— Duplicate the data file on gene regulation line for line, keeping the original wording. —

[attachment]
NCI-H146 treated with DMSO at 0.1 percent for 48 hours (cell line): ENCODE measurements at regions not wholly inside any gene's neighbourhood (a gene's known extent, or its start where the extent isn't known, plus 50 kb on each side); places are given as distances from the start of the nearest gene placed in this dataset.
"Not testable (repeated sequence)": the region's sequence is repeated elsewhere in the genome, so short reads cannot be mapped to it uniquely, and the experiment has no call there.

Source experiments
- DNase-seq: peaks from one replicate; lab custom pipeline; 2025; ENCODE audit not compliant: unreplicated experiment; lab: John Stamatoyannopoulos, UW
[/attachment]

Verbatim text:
NCI-H146 treated with DMSO at 0.1 percent for 48 hours (cell line): ENCODE measurements at regions not wholly inside any gene's neighbourhood (a gene's known extent, or its start where the extent isn't known, plus 50 kb on each side); places are given as distances from the start of the nearest gene placed in this dataset.
"Not testable (repeated sequence)": the region's sequence is repeated elsewhere in the genome, so short reads cannot be mapped to it uniquely, and the experiment has no call there.

Source experiments
- DNase-seq: peaks from one replicate; lab custom pipeline; 2025; ENCODE audit not compliant: unreplicated experiment; lab: John Stamatoyannopoulos, UW